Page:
[FOM] Formalization Thesis: A second attempt

Vladimir Sazonov vladimir.sazonov at yahoo.com
Thu May 27 18:10:29 EDT 2010

----- Original Message ----
> From: Timothy Y. Chow <tchow at alum.mit.edu>
> To: fom at cs.nyu.edu
> Sent: Tue, May 25, 2010 7:16:58 PM
> Subject: Re: [FOM] Formalization Thesis: A second attempt
> [Note 
> to Sazonov: Of course, all this was figured out long ago and I am not 
> offering anything "new" in the sense of original philosophical or 
> mathematical research; what is perhaps "new" is the particular 
> *pedagogical* idea of giving the Formalization Thesis a name.  If you 
> think there is no need to come up with a better way to explain these 
> concepts to the non-specialist then I suspect you have not spent much time 
> lately trying to do so.]

Of course things should be clarified again and again. But now,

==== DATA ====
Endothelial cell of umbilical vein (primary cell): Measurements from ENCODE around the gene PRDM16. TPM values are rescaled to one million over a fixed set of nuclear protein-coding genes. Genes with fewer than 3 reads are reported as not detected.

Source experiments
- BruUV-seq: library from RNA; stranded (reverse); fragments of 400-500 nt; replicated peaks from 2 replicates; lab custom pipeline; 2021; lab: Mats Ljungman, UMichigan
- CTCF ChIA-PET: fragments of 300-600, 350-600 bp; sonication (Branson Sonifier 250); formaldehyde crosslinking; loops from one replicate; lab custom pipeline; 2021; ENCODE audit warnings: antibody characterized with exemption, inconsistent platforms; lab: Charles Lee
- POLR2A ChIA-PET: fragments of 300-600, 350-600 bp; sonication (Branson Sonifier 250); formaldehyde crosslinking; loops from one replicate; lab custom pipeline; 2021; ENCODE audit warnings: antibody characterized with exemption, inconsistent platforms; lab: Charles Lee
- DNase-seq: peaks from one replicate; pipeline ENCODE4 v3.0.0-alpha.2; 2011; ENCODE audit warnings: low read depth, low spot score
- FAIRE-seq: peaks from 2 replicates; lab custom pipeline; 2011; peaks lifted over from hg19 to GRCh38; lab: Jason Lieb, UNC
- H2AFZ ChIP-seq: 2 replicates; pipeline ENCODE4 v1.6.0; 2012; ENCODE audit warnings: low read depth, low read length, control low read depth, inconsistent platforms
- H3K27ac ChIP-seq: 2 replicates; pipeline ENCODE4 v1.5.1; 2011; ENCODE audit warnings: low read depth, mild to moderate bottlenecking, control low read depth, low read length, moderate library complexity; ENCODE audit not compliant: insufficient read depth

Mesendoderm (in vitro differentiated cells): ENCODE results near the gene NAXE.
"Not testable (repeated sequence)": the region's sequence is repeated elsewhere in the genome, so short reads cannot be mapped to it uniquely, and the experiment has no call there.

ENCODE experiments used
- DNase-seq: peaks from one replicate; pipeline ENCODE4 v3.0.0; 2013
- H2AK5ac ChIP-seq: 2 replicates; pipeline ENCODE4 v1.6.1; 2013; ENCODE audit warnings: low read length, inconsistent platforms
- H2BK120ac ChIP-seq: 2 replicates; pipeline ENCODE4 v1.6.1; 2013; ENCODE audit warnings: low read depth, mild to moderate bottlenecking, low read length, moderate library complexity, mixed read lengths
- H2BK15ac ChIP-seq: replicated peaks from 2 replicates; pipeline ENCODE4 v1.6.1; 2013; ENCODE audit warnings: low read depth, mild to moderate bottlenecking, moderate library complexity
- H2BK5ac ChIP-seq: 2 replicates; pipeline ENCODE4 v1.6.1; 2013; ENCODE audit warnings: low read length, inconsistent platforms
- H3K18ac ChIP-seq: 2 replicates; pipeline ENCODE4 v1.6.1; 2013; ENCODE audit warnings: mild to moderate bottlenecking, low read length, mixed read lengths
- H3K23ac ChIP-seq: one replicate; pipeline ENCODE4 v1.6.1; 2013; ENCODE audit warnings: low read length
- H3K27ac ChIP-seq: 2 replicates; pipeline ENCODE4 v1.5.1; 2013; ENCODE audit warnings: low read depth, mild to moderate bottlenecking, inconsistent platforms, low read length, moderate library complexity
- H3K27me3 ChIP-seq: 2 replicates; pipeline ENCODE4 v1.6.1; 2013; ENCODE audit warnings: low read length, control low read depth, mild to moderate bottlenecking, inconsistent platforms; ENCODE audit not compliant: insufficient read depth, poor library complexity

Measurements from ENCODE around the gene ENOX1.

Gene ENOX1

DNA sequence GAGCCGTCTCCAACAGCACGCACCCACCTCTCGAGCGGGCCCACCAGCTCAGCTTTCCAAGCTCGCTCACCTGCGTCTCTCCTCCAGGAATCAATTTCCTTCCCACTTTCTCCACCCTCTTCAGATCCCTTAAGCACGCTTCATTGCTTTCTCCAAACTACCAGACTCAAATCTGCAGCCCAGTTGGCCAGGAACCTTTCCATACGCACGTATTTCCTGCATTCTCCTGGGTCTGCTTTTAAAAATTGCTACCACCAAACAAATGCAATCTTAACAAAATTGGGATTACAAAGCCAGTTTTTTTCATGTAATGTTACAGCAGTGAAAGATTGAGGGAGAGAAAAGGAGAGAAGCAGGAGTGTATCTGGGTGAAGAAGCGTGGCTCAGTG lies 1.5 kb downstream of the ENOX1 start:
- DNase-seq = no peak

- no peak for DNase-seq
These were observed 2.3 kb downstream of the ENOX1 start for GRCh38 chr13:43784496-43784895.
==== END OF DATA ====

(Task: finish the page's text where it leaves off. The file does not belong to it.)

after reading your last postings I read your Formalisation Thesis 
(before looking at the end of this your posting) as: 

     A lot of contemporary mathematics is covered by ZFC. 

I do not know who can doubt in this. May be only beginners 
because of ignorance. This "fact" should be just demonstrated 
step-by-step in the evident way during studying mathematics. 
I also do not see that the term Thesis is appropriate here. 
It alludes to some analogy with Church-Turing Thesis. But the latter 
has a different form: 

    Intuitively computable = Turing computable. 

The above formulation does not assert any equality. 
"A lot of contemporary mathematics" is even more vague 
than "Intuitively computable". 

But you continue:

> So it's not a problem, from my perspective, to 
> grant tentatively the possibility that ZFC (say) comprises EXACTLY the 
> acceptable proofs.  In fact, I daresay that a sizable fraction of my 
> intended audience DOES think something like that, although they may not 
> have articulated it explicitly. 

Here I am in a shock since such restricting mathematics to ZFC 
(even tentatively) or to anything like that seems to me absolutely 
inappropriate. I highly agree on the extraordinary importance of 
ZFC, but not to such a degree. 



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